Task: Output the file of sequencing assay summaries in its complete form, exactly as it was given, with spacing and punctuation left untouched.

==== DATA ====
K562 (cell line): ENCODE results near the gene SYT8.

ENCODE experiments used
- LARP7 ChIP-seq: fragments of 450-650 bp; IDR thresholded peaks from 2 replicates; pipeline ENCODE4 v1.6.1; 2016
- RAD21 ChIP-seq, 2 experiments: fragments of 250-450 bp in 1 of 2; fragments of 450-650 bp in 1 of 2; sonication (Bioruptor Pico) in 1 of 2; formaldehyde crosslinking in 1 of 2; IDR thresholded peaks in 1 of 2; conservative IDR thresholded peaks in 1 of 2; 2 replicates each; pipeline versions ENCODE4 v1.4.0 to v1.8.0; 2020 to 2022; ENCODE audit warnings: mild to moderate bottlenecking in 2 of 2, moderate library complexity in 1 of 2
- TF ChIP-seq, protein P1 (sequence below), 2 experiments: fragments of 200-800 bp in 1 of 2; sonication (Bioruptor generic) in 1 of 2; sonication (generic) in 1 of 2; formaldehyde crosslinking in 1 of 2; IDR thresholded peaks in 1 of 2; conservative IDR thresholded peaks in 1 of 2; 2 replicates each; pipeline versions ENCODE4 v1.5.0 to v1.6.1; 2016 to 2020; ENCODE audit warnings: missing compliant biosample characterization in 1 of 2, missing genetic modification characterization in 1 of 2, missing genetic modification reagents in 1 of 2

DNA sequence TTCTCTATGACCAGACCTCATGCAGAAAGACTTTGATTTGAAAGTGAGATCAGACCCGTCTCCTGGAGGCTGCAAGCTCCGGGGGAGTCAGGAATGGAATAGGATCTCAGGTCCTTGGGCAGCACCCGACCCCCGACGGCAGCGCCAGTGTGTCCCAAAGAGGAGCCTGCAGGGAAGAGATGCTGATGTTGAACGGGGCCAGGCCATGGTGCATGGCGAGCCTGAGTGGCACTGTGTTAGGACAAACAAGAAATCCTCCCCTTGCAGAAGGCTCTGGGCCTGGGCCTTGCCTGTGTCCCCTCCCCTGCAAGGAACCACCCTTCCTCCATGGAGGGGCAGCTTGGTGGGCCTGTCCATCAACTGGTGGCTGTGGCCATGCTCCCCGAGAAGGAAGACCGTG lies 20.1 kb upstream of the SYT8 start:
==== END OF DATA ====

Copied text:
K562 (cell line): ENCODE results near the gene SYT8.

ENCODE experiments used
- LARP7 ChIP-seq: fragments of 450-650 bp; IDR thresholded peaks from 2 replicates; pipeline ENCODE4 v1.6.1; 2016
- RAD21 ChIP-seq, 2 experiments: fragments of 250-450 bp in 1 of 2; fragments of 450-650 bp in 1 of 2; sonication (Bioruptor Pico) in 1 of 2; formaldehyde crosslinking in 1 of 2; IDR thresholded peaks in 1 of 2; conservative IDR thresholded peaks in 1 of 2; 2 replicates each; pipeline versions ENCODE4 v1.4.0 to v1.8.0; 2020 to 2022; ENCODE audit warnings: mild to moderate bottlenecking in 2 of 2, moderate library complexity in 1 of 2
- TF ChIP-seq, protein P1 (sequence below), 2 experiments: fragments of 200-800 bp in 1 of 2; sonication (Bioruptor generic) in 1 of 2; sonication (generic) in 1 of 2; formaldehyde crosslinking in 1 of 2; IDR thresholded peaks in 1 of 2; conservative IDR thresholded peaks in 1 of 2; 2 replicates each; pipeline versions ENCODE4 v1.5.0 to v1.6.1; 2016 to 2020; ENCODE audit warnings: missing compliant biosample characterization in 1 of 2, missing genetic modification characterization in 1 of 2, missing genetic modification reagents in 1 of 2

DNA sequence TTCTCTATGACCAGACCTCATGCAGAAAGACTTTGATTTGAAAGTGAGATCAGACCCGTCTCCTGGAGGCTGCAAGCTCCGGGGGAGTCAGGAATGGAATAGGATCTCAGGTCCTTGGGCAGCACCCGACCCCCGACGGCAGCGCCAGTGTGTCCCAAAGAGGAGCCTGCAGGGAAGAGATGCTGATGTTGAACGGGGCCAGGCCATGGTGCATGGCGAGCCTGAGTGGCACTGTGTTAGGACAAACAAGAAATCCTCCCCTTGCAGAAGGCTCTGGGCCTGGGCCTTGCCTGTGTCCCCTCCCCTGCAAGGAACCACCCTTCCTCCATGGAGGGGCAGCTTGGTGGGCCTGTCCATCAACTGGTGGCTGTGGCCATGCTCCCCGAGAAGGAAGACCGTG lies 20.1 kb upstream of the SYT8 start: